Friday, September 26, 2014

Dead Air!

     Not the kind you'd notice, or not much.  Not that I noticed, either -- I killed a wireless intercom system used for a very critical purpose while relocating a different and even more critical wireless audio system, which acted up and I had to fix it, and then I went to microwave my lunch. 

     The nuking had just reached the point where the machine goes BEEP!  when the paging system came alive: "We need an engineer immediately!"

     Uh-oh.  As soon as I found out what was dead, I figured I had done it and after trying the easy stuff -- cycle the power, look at the front panel (where the little lights are going blinky-blink just like they were happy) and listen to the audio going in (A-OK!) and via the receiver (dead as a snake mashed on the road~~~) -- I got to do Stupid Ladder Tricks, moving an antenna from the far end of the very thin coax back to a transmitter.  Hey, that worked.  My boss was on the scene, too, and when he and I moved three more, they all worked, too; but from page to fixing took from 4:50 to 5:15 p.m. and they needed 'em at 5:00 straight up, so I guess it was a good thing I had moved one already, earlier in the day: it kept working and the users shared that one channel until I had the rest fixed.

     Did I mention the darned things are mounted twelve feet up in the air?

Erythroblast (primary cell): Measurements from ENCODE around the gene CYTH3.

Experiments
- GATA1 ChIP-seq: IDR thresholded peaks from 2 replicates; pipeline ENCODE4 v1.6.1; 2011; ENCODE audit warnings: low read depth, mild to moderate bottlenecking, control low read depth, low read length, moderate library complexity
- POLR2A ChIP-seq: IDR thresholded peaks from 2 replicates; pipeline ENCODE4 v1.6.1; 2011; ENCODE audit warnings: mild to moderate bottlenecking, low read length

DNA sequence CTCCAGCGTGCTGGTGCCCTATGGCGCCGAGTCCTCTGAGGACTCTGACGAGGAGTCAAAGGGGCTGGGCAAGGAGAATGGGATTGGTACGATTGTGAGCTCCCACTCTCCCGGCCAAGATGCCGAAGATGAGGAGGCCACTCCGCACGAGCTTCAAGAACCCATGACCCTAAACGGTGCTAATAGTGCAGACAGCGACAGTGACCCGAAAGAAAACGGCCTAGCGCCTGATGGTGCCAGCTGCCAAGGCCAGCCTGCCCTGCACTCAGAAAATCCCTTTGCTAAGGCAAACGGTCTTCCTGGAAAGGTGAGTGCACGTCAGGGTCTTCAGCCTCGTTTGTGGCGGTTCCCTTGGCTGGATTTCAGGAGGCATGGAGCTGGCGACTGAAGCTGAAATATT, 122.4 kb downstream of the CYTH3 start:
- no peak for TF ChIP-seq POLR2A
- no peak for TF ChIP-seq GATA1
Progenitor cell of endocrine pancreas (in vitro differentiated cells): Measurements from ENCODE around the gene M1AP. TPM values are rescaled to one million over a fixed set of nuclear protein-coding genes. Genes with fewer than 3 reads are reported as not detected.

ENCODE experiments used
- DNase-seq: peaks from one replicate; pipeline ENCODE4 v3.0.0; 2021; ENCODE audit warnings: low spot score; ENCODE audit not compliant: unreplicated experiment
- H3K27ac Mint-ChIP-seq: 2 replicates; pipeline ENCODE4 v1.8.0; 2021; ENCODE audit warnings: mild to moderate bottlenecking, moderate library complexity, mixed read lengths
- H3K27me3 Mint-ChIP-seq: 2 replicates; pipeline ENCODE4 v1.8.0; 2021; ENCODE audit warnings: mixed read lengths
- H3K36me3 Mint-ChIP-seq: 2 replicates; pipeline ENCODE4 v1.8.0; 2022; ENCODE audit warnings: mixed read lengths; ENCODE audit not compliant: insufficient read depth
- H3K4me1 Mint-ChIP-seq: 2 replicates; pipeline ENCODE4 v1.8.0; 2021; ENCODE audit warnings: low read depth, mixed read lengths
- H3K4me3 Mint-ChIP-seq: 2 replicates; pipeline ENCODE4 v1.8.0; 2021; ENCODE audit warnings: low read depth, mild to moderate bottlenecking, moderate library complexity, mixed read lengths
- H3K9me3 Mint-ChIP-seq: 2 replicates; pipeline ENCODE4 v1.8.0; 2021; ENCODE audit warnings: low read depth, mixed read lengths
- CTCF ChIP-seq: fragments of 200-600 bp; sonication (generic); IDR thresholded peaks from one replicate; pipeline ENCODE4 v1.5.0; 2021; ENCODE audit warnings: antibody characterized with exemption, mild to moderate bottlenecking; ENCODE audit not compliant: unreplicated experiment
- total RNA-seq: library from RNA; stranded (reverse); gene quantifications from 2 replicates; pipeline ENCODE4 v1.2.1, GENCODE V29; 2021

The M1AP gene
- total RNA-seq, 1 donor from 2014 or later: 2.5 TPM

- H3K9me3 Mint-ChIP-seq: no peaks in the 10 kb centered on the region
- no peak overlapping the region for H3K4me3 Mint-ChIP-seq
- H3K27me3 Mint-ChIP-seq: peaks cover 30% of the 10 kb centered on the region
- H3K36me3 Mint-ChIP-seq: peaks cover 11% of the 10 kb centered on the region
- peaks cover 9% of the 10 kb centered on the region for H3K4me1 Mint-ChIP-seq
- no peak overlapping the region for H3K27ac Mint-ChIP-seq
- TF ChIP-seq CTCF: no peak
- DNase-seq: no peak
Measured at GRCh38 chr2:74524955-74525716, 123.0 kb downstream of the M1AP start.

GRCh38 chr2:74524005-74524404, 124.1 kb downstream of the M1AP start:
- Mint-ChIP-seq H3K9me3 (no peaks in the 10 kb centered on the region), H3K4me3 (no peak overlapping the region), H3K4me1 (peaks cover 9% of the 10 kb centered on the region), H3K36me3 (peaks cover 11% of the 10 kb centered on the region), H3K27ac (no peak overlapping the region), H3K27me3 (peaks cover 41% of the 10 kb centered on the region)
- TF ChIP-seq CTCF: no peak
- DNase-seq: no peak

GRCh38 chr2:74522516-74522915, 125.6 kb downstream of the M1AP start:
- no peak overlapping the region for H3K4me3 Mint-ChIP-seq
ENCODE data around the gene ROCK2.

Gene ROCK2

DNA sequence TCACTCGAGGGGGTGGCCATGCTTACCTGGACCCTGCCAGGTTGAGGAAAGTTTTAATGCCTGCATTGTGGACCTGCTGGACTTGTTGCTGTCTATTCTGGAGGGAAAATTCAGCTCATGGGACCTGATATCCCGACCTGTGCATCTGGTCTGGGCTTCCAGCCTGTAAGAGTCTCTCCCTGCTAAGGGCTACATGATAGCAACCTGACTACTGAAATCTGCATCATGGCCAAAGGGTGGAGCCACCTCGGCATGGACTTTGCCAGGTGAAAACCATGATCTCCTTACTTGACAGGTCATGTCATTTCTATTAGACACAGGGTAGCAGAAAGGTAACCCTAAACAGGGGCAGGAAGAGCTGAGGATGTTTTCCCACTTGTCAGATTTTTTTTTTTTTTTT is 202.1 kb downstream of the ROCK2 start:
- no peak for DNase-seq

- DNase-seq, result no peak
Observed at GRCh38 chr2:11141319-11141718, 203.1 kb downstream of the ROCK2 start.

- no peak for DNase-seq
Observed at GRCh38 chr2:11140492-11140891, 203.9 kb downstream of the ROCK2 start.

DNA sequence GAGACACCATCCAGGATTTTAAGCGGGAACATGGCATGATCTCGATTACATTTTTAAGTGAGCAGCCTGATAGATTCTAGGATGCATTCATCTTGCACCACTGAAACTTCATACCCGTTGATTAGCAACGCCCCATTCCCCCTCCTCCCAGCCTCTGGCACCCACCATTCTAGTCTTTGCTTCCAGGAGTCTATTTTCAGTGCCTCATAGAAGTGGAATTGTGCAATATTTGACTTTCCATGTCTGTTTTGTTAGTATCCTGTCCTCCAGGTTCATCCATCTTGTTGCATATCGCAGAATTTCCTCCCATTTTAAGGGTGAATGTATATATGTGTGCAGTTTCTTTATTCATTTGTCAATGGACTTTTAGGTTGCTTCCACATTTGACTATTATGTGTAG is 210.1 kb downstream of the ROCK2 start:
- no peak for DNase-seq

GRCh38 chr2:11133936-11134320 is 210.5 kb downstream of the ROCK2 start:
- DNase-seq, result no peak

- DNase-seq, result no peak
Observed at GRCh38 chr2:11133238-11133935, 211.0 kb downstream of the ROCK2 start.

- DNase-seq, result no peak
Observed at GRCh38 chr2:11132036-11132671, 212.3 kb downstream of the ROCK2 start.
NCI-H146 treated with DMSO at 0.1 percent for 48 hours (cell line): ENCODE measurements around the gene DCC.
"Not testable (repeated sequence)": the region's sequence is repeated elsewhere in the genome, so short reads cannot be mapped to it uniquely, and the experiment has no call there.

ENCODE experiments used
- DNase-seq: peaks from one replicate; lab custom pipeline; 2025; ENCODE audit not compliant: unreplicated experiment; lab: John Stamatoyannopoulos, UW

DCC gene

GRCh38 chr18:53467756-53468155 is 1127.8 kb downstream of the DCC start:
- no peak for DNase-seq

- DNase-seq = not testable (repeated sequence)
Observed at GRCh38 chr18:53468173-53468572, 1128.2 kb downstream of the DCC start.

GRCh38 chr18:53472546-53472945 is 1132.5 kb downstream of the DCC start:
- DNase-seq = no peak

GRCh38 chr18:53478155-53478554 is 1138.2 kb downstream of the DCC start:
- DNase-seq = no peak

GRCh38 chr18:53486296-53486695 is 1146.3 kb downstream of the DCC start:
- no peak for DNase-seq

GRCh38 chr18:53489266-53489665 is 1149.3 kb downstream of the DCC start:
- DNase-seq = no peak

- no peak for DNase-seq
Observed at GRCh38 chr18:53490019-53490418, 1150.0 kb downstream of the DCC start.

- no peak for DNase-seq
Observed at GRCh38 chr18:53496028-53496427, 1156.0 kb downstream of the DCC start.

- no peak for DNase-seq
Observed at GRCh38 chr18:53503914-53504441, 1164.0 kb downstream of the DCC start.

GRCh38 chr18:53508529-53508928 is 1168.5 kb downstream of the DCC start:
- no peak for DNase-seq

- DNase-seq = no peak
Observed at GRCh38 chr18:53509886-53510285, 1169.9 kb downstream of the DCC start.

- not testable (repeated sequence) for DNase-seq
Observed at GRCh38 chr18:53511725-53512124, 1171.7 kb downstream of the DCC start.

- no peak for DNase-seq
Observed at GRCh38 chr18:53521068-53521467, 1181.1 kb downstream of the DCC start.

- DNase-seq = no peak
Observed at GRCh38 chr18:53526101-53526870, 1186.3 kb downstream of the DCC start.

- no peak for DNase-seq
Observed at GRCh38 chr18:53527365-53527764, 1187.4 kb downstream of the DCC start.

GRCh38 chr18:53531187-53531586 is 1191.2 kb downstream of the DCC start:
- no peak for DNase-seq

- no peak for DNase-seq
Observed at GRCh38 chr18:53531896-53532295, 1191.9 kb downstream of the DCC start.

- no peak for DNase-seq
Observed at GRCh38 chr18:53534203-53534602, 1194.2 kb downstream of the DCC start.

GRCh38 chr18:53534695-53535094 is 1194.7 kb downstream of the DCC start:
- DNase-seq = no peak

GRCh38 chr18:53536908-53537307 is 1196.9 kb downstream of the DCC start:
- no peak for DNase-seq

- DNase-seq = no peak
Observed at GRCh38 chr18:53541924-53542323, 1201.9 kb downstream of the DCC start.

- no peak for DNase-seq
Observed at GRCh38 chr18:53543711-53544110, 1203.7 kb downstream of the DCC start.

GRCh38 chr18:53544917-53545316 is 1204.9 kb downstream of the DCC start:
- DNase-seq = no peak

Click to embiggenate
     Yeah, that made it even more fun.
  

7 comments:

Paul said...

Altitude always brings a level of excitement to mundane tasks.

Robert Toy said...

Almost as much fun as climbing a mast while underway and hoping that some idiot doesn't ignore the safety tag and turn on the radar while you're up there.

Anonymous said...

Maybe bigger coax?

Merle

JayNola said...

Is that the "engine room" from a while back?

Don M said...

Aircraft antennas can be located on the top, and the rules are, you have to wear a harness there. And it has to be tight. In the heat of the desert at Edwards Air Force Base. In an airless hanger. Working on an aircraft that recently was outside in the sun. Have I mentioned that our aircraft tend to be black or at least dark gray?

Ah, never forget the happy days.

How cool that you could fix it that quickly. We normally have a few hours of troubleshooting, and then opening up aircraft hatches to reach the odd place where the connector was loose, followed by puttying them closed, and then heat curing the putty.

Anonymous said...

What kind of facility is that? Looks like an unused data center or perhaps a room in an entertainment complex.

Roberta X said...

I suppose it's a sort of an "entertainment complex." They tell me it's a TV studio. I'm not so sure.